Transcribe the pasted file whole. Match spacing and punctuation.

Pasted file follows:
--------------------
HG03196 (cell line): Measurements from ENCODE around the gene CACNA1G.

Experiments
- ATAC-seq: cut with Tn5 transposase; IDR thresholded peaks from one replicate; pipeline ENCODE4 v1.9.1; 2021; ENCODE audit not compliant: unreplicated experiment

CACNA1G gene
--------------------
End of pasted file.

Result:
HG03196 (cell line): Measurements from ENCODE around the gene CACNA1G.

Experiments
- ATAC-seq: cut with Tn5 transposase; IDR thresholded peaks from one replicate; pipeline ENCODE4 v1.9.1; 2021; ENCODE audit not compliant: unreplicated experiment

CACNA1G gene